Firstly an apology—I have ignored several comments for almost a fortnight. Part of the problem is that I gained access to Google Wave and have been distracted by that, more on that later. Secondly, the weather and domestic duties have been getting me down and I have not had spare capacity to blog. However, I can reward myself with some blogging time today.
Secondly, welcome to Dr Anne Marie Cunningham as joint author of this blog. Thanks for your thoughtful post.
Let's take Anne Marieapos;s comments on my last post first.
but what are other examples where a traditional model of disability and a social model would take different actions? I'm trying to understand where the two models are in conflict with each other.
There was a perfect example on BBC Wales last night, in their documentary about the people affected by the thalidomide tragedy (Week in Week out—We're Still Here). The whole programme is a really good commentary on changing attitudes to disability but if you are pressed for time watch a segment about six minutes in when one of the people talks about the doctors' attitudes to them as small children: "They tried to replace the parts that were missing because of their perception that society would only accept them if they were as normal as possible". The old film has horrendous images of children fitted with ugly and poorly functioning prosthetics. Contrast this with the attitude of the mother of another of the children who sent her daughter to ballet lessons to improve her balance. That child is now a beautiful woman who keeps herself fit by swimming and runs her own business giving foot massage. I have to admit that in some cases the prosthetics were useful and gave the recipient a new lease of life. The point is that the medics assumed that all the children would need them and find them useful. The reality is that each differs and decisions need to be taken collaboratively.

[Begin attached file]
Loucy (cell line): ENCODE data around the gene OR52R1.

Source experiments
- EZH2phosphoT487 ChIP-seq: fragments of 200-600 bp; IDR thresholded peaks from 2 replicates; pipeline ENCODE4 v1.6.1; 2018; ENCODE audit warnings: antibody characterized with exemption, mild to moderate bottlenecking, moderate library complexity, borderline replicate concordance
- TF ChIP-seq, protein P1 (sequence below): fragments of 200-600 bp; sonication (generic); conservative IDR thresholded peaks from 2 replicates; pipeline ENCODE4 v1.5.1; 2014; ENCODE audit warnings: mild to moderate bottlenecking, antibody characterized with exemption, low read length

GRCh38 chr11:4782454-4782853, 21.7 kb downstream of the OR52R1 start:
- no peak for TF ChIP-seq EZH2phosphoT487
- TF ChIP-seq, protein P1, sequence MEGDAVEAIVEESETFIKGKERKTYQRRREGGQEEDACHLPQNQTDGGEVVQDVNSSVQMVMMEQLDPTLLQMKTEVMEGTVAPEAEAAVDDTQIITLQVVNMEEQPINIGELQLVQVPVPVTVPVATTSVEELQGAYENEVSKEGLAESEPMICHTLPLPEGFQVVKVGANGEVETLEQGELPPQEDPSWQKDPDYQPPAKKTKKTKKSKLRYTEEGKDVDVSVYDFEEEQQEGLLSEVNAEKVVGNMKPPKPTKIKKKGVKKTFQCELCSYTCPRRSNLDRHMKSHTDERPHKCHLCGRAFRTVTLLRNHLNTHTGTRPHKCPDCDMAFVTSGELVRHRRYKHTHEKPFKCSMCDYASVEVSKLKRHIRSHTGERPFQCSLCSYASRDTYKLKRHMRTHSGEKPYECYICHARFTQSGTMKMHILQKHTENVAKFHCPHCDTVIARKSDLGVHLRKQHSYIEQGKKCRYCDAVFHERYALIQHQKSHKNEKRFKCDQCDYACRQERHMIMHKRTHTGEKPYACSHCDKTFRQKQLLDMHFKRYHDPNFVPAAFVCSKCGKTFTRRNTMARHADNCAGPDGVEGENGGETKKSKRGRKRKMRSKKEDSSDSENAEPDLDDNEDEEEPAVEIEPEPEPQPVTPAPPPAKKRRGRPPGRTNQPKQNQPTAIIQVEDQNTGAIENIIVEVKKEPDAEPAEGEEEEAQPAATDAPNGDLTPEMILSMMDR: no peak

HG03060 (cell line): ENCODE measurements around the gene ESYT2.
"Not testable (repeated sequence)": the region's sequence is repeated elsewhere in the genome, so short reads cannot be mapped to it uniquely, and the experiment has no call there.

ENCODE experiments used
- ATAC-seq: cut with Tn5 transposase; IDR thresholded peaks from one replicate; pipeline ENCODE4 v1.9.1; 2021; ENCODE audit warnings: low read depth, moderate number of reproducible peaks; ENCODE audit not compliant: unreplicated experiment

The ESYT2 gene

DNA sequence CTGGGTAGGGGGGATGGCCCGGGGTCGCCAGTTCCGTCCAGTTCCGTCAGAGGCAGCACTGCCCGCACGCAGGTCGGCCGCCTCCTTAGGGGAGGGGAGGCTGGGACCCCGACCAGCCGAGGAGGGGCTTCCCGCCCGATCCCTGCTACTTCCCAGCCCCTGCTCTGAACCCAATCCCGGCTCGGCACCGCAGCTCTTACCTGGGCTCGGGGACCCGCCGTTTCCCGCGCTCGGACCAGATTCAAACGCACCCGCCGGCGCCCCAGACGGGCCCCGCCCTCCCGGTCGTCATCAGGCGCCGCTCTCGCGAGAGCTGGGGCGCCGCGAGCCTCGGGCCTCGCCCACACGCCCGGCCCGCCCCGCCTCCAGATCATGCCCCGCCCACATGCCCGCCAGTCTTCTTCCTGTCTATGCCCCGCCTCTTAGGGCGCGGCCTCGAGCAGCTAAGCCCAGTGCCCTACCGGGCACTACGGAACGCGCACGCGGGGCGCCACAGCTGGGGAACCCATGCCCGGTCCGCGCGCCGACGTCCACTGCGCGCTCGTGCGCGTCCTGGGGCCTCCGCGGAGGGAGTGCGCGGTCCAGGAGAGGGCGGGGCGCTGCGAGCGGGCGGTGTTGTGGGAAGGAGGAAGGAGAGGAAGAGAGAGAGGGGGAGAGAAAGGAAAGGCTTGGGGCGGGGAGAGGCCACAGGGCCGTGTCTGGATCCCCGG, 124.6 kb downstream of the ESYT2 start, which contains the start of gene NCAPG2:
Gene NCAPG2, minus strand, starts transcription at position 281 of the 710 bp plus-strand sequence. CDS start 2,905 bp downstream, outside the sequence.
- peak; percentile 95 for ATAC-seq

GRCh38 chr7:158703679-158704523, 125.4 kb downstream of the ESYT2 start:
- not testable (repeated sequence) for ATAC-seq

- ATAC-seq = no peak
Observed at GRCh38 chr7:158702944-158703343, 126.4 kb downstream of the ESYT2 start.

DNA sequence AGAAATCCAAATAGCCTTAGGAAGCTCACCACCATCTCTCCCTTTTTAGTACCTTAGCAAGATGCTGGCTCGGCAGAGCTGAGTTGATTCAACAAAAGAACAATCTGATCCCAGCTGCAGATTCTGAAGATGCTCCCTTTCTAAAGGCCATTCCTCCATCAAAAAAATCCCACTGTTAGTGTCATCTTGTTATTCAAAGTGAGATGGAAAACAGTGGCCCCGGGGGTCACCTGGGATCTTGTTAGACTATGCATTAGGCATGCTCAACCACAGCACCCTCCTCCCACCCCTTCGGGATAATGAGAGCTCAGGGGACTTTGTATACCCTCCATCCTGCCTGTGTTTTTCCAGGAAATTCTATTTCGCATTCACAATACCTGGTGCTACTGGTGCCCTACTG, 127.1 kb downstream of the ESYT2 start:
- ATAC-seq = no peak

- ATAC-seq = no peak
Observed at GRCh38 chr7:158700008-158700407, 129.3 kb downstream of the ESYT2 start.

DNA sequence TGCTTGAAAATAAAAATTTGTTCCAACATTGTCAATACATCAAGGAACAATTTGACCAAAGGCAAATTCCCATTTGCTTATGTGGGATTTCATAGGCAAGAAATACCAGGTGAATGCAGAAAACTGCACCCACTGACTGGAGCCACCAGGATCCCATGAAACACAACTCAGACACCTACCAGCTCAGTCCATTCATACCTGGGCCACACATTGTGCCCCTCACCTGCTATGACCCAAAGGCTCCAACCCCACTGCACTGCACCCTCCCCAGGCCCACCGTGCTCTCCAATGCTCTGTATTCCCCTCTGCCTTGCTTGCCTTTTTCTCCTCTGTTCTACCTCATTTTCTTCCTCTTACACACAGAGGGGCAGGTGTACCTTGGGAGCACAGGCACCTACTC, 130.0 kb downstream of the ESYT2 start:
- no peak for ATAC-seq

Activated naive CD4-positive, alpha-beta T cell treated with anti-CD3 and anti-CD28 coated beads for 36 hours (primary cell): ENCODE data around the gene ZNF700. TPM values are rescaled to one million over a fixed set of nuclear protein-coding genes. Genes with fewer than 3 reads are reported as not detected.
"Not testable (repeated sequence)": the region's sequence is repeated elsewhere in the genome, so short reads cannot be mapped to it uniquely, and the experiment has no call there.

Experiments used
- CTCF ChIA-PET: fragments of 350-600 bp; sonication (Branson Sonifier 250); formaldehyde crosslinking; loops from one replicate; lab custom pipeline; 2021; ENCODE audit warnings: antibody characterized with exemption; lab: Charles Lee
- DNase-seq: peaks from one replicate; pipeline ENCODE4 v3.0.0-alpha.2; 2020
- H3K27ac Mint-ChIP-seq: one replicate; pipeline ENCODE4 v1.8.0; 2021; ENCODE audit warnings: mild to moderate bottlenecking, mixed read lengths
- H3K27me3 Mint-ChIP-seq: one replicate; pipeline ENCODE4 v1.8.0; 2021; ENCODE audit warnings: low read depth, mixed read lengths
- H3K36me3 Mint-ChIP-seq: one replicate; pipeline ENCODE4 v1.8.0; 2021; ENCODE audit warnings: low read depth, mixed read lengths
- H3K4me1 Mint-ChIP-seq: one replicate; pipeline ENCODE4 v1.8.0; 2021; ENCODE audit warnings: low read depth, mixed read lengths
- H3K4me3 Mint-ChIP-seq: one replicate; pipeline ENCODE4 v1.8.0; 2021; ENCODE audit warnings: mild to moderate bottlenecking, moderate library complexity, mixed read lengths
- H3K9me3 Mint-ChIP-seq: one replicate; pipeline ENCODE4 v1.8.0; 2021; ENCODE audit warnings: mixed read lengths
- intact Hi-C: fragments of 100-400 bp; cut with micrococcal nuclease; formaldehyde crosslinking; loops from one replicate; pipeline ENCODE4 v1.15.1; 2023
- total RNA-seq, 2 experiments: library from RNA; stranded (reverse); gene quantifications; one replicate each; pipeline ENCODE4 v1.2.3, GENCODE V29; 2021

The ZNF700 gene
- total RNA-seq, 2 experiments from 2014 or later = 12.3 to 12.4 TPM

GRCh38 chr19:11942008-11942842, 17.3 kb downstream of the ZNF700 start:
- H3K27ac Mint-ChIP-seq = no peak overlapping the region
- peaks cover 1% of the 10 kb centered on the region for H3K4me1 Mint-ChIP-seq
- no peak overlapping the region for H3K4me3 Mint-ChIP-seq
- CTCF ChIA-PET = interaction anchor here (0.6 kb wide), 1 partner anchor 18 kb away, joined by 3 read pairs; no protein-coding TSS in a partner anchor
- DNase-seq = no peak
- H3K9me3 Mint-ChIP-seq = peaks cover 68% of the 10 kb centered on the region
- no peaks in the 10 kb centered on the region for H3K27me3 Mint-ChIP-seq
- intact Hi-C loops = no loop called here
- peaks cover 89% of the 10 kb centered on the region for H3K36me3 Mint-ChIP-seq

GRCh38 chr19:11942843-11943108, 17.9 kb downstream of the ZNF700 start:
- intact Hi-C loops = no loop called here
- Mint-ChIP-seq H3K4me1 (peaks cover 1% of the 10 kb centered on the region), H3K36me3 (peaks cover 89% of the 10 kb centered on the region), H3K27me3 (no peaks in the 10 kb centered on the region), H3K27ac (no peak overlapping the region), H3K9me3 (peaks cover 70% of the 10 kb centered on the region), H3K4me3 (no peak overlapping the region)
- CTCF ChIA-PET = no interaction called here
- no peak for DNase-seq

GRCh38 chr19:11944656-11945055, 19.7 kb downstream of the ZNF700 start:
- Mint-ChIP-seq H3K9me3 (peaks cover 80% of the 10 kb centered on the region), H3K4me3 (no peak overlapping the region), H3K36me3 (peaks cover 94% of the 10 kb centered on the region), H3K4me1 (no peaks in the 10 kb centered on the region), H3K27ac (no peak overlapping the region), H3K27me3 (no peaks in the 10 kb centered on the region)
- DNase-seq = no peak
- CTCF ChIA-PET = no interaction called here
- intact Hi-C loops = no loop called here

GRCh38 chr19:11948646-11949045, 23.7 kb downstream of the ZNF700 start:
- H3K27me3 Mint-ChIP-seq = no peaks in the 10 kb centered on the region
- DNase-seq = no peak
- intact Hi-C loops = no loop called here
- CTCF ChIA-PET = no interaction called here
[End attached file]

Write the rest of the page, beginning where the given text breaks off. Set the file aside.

I would also say that with regards to the cochlear implants, it is not universally accepted that having them is a bad thing.
With regards to Bobath therapy I can't see that anyone would have any objections to this.
I don't think I said that cochlear implants were always a bad thing, just that some deaf people feel sufficiently empowered to reject such a medical intervention. Similarly, I do know one empowered disabled person who rejects Bobath Therapy. However, in this case I am certain that this is a knee-jerk reaction to the word therapy. I would love to get her to visit the Centre and see what goes on there. I guess that the downside of empowerment is that it can produce stroppy people and mis-informed attitudes (I'll return to the importance of information later).
Most people in health related areas would say that we have moved beyond the very paternalistic model that you ascribe to current medicine.... as a model at least. In reality there may still be problems.
I agree! I'm trying to define the point from which we are moving. So this extremely paternalistic model is out-moded but not gone and leads to bad outcomes.
You give the example of your mother-in-law's death and state that you are sure 'in another context' her condition would have been resisted by the professionals or family. What kind of other context? If the existing model allows this to happen- and I don't think that there is any chance this is a one-off, then what is added by the new model?
The sorts of things I was thinking of here were: people who demand drugs which are not generally available and spend huge amounts of money to gain a few more months of perhaps poor quality life; where family members or members of the medical team have difficulty accepting the person's decision. I suppose too that I'm trying to contrast the old assumed omnipotence of the medical profession where it would perhaps have been anathema for a patient to withdraw from major treatment.
Anyway, perhaps I exaggerate to make a point. People are able, if they choose, to take a more active part in managing their health but this empowerment is not universal an we need to make it so. So I'm trying to define an ideal and using its antithesis to point up what we need to change.